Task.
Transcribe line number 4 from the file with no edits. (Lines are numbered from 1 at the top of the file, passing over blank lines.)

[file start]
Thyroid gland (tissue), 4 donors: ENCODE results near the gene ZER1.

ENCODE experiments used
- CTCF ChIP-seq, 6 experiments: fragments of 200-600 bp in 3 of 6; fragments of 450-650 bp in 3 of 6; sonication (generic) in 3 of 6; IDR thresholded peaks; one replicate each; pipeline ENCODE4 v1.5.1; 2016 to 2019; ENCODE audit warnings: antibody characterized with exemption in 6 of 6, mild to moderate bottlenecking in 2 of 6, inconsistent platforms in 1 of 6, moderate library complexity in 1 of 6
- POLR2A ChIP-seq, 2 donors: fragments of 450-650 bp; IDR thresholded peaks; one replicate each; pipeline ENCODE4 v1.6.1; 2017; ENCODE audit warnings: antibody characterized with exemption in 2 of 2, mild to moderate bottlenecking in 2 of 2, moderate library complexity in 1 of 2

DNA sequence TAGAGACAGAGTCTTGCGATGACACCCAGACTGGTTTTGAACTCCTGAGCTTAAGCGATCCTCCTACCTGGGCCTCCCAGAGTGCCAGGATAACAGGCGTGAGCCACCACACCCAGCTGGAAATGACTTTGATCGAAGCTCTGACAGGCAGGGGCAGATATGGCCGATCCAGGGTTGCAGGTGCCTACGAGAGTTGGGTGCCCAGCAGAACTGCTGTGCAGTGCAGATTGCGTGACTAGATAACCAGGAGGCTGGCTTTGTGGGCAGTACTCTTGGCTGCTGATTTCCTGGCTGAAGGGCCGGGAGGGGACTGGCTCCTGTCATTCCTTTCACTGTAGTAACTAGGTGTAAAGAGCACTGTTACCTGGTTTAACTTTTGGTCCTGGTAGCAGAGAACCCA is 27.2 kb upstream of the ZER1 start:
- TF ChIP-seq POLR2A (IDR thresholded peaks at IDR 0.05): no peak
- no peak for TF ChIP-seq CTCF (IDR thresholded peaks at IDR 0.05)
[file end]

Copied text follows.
- POLR2A ChIP-seq, 2 donors: fragments of 450-650 bp; IDR thresholded peaks; one replicate each; pipeline ENCODE4 v1.6.1; 2017; ENCODE audit warnings: antibody characterized with exemption in 2 of 2, mild to moderate bottlenecking in 2 of 2, moderate library complexity in 1 of 2